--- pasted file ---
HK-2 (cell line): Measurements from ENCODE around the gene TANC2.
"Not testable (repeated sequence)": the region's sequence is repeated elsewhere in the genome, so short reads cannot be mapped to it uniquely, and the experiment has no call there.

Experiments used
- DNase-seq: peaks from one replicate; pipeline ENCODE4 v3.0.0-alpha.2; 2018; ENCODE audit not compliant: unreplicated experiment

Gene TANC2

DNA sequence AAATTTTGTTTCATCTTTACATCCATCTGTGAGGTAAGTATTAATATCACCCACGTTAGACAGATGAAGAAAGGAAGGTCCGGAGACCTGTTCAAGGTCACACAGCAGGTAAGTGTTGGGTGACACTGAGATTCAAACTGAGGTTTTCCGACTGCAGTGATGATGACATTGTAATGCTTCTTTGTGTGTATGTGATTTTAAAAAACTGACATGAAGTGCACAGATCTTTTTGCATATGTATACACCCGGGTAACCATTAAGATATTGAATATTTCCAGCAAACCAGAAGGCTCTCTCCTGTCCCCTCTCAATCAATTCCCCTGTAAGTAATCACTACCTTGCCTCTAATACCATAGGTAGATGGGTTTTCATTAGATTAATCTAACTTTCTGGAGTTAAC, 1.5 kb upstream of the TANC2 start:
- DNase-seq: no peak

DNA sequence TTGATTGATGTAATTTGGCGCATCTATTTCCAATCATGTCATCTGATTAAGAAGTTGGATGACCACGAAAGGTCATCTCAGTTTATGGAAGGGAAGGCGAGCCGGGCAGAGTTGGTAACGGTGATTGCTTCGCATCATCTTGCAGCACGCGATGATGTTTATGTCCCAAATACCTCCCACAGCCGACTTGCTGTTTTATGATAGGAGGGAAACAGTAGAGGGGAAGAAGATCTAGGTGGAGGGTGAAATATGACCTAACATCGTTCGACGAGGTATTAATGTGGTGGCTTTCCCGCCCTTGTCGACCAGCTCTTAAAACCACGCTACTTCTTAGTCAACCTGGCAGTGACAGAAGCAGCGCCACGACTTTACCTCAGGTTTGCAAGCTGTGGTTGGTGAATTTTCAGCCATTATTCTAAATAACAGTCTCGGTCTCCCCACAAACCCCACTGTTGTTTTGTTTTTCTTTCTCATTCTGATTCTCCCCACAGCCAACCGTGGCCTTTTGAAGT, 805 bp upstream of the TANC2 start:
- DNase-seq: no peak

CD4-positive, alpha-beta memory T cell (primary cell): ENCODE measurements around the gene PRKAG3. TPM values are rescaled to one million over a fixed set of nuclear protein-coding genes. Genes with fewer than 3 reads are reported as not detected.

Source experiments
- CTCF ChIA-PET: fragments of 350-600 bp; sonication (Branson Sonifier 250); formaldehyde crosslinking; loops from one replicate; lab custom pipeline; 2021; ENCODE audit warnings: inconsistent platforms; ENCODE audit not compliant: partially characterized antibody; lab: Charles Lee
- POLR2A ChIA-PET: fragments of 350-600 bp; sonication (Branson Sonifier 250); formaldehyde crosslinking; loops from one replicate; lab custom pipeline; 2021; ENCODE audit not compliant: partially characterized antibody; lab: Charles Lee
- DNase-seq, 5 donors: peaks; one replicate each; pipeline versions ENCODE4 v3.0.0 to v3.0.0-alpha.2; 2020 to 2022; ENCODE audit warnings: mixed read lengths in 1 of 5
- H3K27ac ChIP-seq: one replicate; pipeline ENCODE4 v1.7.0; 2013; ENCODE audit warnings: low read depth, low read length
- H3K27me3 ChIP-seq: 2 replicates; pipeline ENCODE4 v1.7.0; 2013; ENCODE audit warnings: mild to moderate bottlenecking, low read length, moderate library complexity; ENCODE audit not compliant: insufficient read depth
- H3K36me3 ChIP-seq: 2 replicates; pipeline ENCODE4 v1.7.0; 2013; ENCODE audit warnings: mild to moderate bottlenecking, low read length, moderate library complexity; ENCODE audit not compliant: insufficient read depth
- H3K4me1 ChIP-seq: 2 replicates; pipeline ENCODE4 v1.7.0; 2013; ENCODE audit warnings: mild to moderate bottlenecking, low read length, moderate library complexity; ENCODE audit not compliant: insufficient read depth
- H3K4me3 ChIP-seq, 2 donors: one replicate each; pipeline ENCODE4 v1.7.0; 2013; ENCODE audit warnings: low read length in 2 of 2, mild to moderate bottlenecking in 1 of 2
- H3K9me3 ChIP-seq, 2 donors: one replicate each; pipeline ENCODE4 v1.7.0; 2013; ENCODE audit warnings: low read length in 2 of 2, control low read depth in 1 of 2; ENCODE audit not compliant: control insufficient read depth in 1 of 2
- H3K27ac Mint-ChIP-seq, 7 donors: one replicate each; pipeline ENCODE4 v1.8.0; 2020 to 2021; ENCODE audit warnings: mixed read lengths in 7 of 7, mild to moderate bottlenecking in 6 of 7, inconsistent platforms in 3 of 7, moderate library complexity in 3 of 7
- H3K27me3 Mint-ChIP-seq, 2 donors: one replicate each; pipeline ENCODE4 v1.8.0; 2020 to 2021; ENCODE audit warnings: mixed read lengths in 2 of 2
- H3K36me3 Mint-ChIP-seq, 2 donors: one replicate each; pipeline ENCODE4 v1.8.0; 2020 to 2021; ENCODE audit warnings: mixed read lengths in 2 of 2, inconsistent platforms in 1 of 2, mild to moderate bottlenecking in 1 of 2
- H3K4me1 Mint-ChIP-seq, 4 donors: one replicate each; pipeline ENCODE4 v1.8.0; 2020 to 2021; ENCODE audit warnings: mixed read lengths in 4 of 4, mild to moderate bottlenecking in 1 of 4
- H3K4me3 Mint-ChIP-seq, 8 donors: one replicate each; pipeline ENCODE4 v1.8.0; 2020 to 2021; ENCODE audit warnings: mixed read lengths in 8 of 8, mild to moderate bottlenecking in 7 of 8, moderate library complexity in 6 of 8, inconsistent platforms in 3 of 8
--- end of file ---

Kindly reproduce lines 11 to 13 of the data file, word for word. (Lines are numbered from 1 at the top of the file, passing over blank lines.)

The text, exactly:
Source experiments
- CTCF ChIA-PET: fragments of 350-600 bp; sonication (Branson Sonifier 250); formaldehyde crosslinking; loops from one replicate; lab custom pipeline; 2021; ENCODE audit warnings: inconsistent platforms; ENCODE audit not compliant: partially characterized antibody; lab: Charles Lee
- POLR2A ChIA-PET: fragments of 350-600 bp; sonication (Branson Sonifier 250); formaldehyde crosslinking; loops from one replicate; lab custom pipeline; 2021; ENCODE audit not compliant: partially characterized antibody; lab: Charles Lee